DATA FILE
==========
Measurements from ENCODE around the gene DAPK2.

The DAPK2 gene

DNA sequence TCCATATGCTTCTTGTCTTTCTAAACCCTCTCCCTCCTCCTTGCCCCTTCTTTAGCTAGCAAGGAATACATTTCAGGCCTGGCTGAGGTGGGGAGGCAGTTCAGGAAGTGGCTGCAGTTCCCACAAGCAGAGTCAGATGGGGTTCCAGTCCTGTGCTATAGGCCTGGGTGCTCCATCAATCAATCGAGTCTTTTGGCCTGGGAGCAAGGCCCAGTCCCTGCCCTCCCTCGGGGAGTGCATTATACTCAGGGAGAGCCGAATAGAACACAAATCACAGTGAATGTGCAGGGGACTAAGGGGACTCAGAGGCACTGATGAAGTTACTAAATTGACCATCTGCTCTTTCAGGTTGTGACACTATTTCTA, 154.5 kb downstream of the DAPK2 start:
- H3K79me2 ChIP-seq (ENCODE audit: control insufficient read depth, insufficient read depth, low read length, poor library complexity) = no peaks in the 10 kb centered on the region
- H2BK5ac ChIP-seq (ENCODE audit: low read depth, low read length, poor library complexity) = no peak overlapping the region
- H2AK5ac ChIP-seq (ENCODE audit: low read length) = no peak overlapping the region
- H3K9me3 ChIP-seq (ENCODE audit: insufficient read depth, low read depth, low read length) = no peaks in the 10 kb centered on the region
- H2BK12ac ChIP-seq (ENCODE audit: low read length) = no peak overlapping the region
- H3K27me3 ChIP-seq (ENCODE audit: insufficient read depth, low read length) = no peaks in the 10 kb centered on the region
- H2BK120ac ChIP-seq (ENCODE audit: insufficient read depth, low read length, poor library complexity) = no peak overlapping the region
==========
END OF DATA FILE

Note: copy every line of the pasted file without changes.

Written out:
Measurements from ENCODE around the gene DAPK2.

The DAPK2 gene

DNA sequence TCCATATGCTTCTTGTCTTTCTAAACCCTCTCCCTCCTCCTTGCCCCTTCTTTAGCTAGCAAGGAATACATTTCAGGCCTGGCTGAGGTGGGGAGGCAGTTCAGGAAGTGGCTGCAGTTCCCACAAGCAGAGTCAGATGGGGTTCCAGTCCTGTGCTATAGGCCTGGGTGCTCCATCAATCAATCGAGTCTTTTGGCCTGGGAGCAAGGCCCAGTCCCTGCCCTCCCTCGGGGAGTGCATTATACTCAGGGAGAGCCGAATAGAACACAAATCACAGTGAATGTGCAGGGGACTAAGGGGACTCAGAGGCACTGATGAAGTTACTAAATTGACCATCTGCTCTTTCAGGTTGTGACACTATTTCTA, 154.5 kb downstream of the DAPK2 start:
- H3K79me2 ChIP-seq (ENCODE audit: control insufficient read depth, insufficient read depth, low read length, poor library complexity) = no peaks in the 10 kb centered on the region
- H2BK5ac ChIP-seq (ENCODE audit: low read depth, low read length, poor library complexity) = no peak overlapping the region
- H2AK5ac ChIP-seq (ENCODE audit: low read length) = no peak overlapping the region
- H3K9me3 ChIP-seq (ENCODE audit: insufficient read depth, low read depth, low read length) = no peaks in the 10 kb centered on the region
- H2BK12ac ChIP-seq (ENCODE audit: low read length) = no peak overlapping the region
- H3K27me3 ChIP-seq (ENCODE audit: insufficient read depth, low read length) = no peaks in the 10 kb centered on the region
- H2BK120ac ChIP-seq (ENCODE audit: insufficient read depth, low read length, poor library complexity) = no peak overlapping the region